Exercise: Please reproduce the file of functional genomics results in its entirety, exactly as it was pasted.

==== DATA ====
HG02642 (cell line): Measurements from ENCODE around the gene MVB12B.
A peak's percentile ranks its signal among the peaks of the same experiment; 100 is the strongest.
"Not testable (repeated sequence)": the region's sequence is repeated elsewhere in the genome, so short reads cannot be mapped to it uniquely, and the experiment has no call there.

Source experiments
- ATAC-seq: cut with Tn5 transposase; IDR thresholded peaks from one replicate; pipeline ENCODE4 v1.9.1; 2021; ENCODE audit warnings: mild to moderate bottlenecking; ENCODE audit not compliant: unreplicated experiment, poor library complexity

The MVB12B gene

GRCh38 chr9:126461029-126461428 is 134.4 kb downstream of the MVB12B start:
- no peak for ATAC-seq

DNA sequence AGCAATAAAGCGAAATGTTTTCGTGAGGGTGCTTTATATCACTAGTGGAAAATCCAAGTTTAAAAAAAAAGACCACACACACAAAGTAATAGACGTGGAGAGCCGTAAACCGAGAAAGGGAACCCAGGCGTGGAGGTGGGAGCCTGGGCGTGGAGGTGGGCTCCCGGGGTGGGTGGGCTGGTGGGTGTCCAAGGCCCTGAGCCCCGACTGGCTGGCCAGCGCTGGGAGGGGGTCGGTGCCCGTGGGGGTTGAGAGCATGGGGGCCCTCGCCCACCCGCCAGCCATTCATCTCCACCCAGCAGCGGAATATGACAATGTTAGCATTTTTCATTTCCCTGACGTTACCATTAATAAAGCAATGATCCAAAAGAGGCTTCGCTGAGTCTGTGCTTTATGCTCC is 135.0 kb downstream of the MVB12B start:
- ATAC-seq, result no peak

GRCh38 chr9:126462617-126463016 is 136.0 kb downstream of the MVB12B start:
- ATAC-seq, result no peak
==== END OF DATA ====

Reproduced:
HG02642 (cell line): Measurements from ENCODE around the gene MVB12B.
A peak's percentile ranks its signal among the peaks of the same experiment; 100 is the strongest.
"Not testable (repeated sequence)": the region's sequence is repeated elsewhere in the genome, so short reads cannot be mapped to it uniquely, and the experiment has no call there.

Source experiments
- ATAC-seq: cut with Tn5 transposase; IDR thresholded peaks from one replicate; pipeline ENCODE4 v1.9.1; 2021; ENCODE audit warnings: mild to moderate bottlenecking; ENCODE audit not compliant: unreplicated experiment, poor library complexity

The MVB12B gene

GRCh38 chr9:126461029-126461428 is 134.4 kb downstream of the MVB12B start:
- no peak for ATAC-seq

DNA sequence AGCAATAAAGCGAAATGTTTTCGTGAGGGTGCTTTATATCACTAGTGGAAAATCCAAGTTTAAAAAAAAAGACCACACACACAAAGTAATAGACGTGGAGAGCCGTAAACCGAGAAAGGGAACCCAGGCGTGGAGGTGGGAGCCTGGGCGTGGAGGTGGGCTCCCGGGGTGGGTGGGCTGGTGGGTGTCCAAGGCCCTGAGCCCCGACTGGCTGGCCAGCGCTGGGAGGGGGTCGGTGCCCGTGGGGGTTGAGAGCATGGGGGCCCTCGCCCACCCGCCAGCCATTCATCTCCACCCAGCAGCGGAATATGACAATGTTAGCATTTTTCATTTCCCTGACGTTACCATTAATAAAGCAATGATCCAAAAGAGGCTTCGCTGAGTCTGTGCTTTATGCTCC is 135.0 kb downstream of the MVB12B start:
- ATAC-seq, result no peak

GRCh38 chr9:126462617-126463016 is 136.0 kb downstream of the MVB12B start:
- ATAC-seq, result no peak